Thank you for your patronage, Mr. Kauffman
The world of business doesn’t use the word patronage so much anymore. We’re more apt to hear, “Thank you for your business” or even less gratefully, “Your transaction is complete.” In the world of consumerism the customer is king, lowest price wins and doing business is nothing more than money changing hands.
Patrons, however, recognize a different world. Though often the captains of industry, they also understand the cry of the artist. A cry that begs the world to travel down a new road. Patrons are willing to be led. They understand the great potential for our world and so they free artists to take risks, explore creative limits, and push themselves to do their very best. The Patron of course also enjoys the exclusive and rare goods that can result. The artist enjoys the challenge and recognition of his work.
This past week my wife and I had the privilege of visiting Frank Lloyd Wright’s Fallingwater at Bear Run deep in the Laurel Highlands of Southwestern Pennsylvania. Fallingwater is considered by many to be Frank Lloyd Wright’s greatest masterpiece. The experience of seeing the iconic house so thoughtfully positioned in its rugged and wooded surroundings was spectacular! I left inspired.
photo by Jason Bouwman
It’s called Wright’s Fallingwater and rightly so. And yet as we explored this architectural wonder I felt an immense sense of gratitude to Mr. and Mrs. Kauffman too for commissioning the work, for allowing it to happen. Wright brought his ideas, his passion, his art to Bear Run. But it was the Kauffmans who had the power to make it happen. They paid dearly for this house and then shared it generously. After the Kauffmans passed away the whole estate was donated to the public to enjoy what they had made.
Fallingwater is probably the best expression of Wright’s design principle of organic architecture, or architecture that respects and integrates fully with the landscape in which it’s placed. The topography of the ravine with its horizontal layers of sandstone is instantly recognized in the lines and scale of Fallingwater’s cantilevered terraces. The terraces, or “trays” as they are called, seem to cascade down the steep incline – a major design theme for the home that Wright exploited to great effect. Stone quarried from the site blends the building to its natural setting in the most immediate and genuine way.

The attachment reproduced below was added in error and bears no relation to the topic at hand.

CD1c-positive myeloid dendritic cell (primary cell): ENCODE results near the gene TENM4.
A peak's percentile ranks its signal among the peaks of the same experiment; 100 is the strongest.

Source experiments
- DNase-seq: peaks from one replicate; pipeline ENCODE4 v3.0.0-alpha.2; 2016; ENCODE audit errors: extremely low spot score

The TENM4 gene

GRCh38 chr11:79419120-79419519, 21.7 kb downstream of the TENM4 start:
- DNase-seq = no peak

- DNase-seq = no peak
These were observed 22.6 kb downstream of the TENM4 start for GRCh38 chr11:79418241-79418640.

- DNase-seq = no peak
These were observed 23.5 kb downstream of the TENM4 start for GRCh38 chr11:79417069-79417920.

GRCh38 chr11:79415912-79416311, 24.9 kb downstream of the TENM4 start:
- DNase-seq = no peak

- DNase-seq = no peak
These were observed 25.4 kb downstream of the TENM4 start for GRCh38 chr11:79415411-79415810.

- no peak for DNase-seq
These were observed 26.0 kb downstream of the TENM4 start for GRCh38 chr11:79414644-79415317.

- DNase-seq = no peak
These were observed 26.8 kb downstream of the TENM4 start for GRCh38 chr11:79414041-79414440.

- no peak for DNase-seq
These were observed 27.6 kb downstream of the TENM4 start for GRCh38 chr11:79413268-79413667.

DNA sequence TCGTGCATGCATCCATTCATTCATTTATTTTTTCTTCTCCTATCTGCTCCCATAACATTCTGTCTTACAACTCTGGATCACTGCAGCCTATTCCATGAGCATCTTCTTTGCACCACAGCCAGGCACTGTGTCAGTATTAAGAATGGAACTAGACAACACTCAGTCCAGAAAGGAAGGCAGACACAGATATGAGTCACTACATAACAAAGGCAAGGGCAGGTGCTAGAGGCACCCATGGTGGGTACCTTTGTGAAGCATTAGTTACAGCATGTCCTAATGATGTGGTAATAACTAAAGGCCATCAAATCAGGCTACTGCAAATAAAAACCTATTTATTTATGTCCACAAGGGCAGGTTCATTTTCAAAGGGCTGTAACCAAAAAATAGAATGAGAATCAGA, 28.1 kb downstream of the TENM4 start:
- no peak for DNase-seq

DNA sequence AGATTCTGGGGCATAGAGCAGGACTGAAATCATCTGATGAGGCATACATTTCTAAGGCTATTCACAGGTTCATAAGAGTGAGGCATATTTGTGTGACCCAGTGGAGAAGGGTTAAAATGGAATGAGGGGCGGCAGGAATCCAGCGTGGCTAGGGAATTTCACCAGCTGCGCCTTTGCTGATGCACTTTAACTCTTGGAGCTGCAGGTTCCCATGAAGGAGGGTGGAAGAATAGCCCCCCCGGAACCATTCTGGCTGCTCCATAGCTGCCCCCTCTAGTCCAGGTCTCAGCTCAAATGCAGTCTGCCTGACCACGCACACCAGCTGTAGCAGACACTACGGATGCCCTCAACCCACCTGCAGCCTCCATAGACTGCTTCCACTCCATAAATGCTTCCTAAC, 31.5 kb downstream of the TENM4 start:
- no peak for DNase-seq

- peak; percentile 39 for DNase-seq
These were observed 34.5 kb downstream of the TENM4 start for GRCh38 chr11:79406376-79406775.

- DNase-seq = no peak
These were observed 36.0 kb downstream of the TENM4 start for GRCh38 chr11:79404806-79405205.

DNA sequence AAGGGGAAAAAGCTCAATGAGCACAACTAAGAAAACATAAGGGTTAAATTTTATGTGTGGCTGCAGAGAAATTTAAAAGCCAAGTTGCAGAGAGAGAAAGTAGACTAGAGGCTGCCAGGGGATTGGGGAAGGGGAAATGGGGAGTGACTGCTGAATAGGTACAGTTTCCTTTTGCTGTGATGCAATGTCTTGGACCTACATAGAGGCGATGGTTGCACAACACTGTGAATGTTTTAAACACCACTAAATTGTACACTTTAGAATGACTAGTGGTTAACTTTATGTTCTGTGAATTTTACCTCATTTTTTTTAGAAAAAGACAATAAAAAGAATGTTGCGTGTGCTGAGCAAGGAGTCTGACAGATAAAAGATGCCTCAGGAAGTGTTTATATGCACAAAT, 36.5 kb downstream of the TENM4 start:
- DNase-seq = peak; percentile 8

photo by Jason Bouwman
If Fallingwater is inspiring to look at from the outside then it is even more so to experience its interior spaces. Organic architecture, a term that Wright coined, describes not only the relationship of the building to its natural surroundings but also the thoughtful design of the interior space and the experience created for its inhabitants. Wright designed from the inside out.
Large open areas are accessed through narrow, low passages giving one the feeling of being compressed and then released. In this way Wright encourages movement through the hallways and simultaneously makes the living spaces feel much more open and spacious than they actually are. Every room is meant to have an ample view of the outdoors. While Wright designed from the inside out, he effectively brought the outside in. This is my favourite aspect of his design. The interior is illuminated during the day by natural light pouring in through horizontal expanses of glass. When the windows are opened the rooms are filled with the cool air and sound of the gurgling and splashing of the waterfall.
Visitors move freely along the natural flagstone floor from exterior to interior and back out to exterior again without passing over a threshold. Fallingwater is more than 5,000 square feet but an incredible 45% of that space moves out of doors and onto terraces. But the most dramatic example of bringing the outside in occurs in the core of the home where the main boulder on which the house was built rises up through the floor to form the hearth. It’s genius!